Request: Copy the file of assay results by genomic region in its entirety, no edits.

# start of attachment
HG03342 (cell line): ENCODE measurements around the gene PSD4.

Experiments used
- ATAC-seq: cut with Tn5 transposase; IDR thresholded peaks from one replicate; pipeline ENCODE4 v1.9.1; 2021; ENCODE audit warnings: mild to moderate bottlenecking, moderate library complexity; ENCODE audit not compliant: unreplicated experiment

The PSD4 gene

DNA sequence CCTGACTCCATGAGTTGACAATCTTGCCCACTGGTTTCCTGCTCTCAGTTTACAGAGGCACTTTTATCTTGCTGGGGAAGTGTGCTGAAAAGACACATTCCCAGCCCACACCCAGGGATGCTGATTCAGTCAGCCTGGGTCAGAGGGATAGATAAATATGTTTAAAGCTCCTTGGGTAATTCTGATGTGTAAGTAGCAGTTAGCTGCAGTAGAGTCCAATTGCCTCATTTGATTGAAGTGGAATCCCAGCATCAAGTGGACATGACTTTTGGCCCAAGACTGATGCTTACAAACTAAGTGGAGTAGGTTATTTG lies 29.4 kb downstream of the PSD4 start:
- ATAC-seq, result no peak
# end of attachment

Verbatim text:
HG03342 (cell line): ENCODE measurements around the gene PSD4.

Experiments used
- ATAC-seq: cut with Tn5 transposase; IDR thresholded peaks from one replicate; pipeline ENCODE4 v1.9.1; 2021; ENCODE audit warnings: mild to moderate bottlenecking, moderate library complexity; ENCODE audit not compliant: unreplicated experiment

The PSD4 gene

DNA sequence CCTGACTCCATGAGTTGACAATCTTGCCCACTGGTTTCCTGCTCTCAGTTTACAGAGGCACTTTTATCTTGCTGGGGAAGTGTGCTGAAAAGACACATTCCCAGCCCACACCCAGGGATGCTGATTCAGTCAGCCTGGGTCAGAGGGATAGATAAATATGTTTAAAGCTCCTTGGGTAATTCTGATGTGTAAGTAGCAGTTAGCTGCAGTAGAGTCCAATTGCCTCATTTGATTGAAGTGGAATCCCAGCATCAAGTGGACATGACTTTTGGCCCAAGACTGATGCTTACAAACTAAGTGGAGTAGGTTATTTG lies 29.4 kb downstream of the PSD4 start:
- ATAC-seq, result no peak